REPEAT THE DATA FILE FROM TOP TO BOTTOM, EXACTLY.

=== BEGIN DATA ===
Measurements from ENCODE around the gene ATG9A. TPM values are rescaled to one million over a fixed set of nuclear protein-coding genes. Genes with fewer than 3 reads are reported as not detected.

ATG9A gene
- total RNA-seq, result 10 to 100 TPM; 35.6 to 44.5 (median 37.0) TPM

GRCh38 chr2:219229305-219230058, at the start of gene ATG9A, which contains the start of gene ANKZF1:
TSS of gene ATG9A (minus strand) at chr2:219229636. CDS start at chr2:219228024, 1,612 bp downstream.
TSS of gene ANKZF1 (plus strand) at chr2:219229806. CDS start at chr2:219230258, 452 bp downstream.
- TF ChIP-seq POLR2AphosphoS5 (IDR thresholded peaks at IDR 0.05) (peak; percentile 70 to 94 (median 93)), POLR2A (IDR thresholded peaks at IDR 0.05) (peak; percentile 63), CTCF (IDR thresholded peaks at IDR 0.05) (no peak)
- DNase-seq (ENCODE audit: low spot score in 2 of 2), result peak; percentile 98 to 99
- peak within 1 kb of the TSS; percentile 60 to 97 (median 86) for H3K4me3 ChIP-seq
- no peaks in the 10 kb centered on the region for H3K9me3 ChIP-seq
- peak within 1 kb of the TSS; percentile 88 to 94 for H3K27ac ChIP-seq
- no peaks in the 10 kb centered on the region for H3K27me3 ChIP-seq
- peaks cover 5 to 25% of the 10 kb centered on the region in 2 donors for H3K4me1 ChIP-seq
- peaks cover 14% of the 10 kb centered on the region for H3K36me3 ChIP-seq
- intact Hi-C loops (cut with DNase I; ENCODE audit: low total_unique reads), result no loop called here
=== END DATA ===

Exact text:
Measurements from ENCODE around the gene ATG9A. TPM values are rescaled to one million over a fixed set of nuclear protein-coding genes. Genes with fewer than 3 reads are reported as not detected.

ATG9A gene
- total RNA-seq, result 10 to 100 TPM; 35.6 to 44.5 (median 37.0) TPM

GRCh38 chr2:219229305-219230058, at the start of gene ATG9A, which contains the start of gene ANKZF1:
TSS of gene ATG9A (minus strand) at chr2:219229636. CDS start at chr2:219228024, 1,612 bp downstream.
TSS of gene ANKZF1 (plus strand) at chr2:219229806. CDS start at chr2:219230258, 452 bp downstream.
- TF ChIP-seq POLR2AphosphoS5 (IDR thresholded peaks at IDR 0.05) (peak; percentile 70 to 94 (median 93)), POLR2A (IDR thresholded peaks at IDR 0.05) (peak; percentile 63), CTCF (IDR thresholded peaks at IDR 0.05) (no peak)
- DNase-seq (ENCODE audit: low spot score in 2 of 2), result peak; percentile 98 to 99
- peak within 1 kb of the TSS; percentile 60 to 97 (median 86) for H3K4me3 ChIP-seq
- no peaks in the 10 kb centered on the region for H3K9me3 ChIP-seq
- peak within 1 kb of the TSS; percentile 88 to 94 for H3K27ac ChIP-seq
- no peaks in the 10 kb centered on the region for H3K27me3 ChIP-seq
- peaks cover 5 to 25% of the 10 kb centered on the region in 2 donors for H3K4me1 ChIP-seq
- peaks cover 14% of the 10 kb centered on the region for H3K36me3 ChIP-seq
- intact Hi-C loops (cut with DNase I; ENCODE audit: low total_unique reads), result no loop called here